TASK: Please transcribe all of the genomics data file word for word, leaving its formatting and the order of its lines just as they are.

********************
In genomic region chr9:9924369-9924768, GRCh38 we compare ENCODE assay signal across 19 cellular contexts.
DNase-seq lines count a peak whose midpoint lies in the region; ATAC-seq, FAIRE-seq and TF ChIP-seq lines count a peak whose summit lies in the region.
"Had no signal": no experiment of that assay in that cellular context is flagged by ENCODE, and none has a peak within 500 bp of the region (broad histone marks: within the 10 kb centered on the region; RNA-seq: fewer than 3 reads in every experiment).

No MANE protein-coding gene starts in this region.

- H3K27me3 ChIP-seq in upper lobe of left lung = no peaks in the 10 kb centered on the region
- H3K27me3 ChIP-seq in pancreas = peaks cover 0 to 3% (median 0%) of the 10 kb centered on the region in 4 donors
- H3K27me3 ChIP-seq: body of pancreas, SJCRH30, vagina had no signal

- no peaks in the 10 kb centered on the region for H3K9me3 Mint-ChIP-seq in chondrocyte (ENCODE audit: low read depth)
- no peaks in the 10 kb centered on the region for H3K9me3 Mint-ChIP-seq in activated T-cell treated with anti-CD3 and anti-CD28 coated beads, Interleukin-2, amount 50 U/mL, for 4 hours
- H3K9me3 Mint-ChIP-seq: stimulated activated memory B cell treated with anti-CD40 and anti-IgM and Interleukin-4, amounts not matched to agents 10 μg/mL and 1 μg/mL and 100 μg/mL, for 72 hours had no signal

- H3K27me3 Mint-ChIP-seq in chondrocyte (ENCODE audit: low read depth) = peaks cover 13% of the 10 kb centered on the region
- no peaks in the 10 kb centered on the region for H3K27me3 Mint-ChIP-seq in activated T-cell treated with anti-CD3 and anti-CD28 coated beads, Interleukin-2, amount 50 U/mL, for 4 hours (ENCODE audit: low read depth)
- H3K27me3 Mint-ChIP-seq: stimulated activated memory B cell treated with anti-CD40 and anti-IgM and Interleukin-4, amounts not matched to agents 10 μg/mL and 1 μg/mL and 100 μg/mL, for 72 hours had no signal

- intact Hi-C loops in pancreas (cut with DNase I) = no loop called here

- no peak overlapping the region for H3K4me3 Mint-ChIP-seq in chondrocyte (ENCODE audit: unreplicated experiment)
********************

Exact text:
In genomic region chr9:9924369-9924768, GRCh38 we compare ENCODE assay signal across 19 cellular contexts.
DNase-seq lines count a peak whose midpoint lies in the region; ATAC-seq, FAIRE-seq and TF ChIP-seq lines count a peak whose summit lies in the region.
"Had no signal": no experiment of that assay in that cellular context is flagged by ENCODE, and none has a peak within 500 bp of the region (broad histone marks: within the 10 kb centered on the region; RNA-seq: fewer than 3 reads in every experiment).

No MANE protein-coding gene starts in this region.

- H3K27me3 ChIP-seq in upper lobe of left lung = no peaks in the 10 kb centered on the region
- H3K27me3 ChIP-seq in pancreas = peaks cover 0 to 3% (median 0%) of the 10 kb centered on the region in 4 donors
- H3K27me3 ChIP-seq: body of pancreas, SJCRH30, vagina had no signal

- no peaks in the 10 kb centered on the region for H3K9me3 Mint-ChIP-seq in chondrocyte (ENCODE audit: low read depth)
- no peaks in the 10 kb centered on the region for H3K9me3 Mint-ChIP-seq in activated T-cell treated with anti-CD3 and anti-CD28 coated beads, Interleukin-2, amount 50 U/mL, for 4 hours
- H3K9me3 Mint-ChIP-seq: stimulated activated memory B cell treated with anti-CD40 and anti-IgM and Interleukin-4, amounts not matched to agents 10 μg/mL and 1 μg/mL and 100 μg/mL, for 72 hours had no signal

- H3K27me3 Mint-ChIP-seq in chondrocyte (ENCODE audit: low read depth) = peaks cover 13% of the 10 kb centered on the region
- no peaks in the 10 kb centered on the region for H3K27me3 Mint-ChIP-seq in activated T-cell treated with anti-CD3 and anti-CD28 coated beads, Interleukin-2, amount 50 U/mL, for 4 hours (ENCODE audit: low read depth)
- H3K27me3 Mint-ChIP-seq: stimulated activated memory B cell treated with anti-CD40 and anti-IgM and Interleukin-4, amounts not matched to agents 10 μg/mL and 1 μg/mL and 100 μg/mL, for 72 hours had no signal

- intact Hi-C loops in pancreas (cut with DNase I) = no loop called here

- no peak overlapping the region for H3K4me3 Mint-ChIP-seq in chondrocyte (ENCODE audit: unreplicated experiment)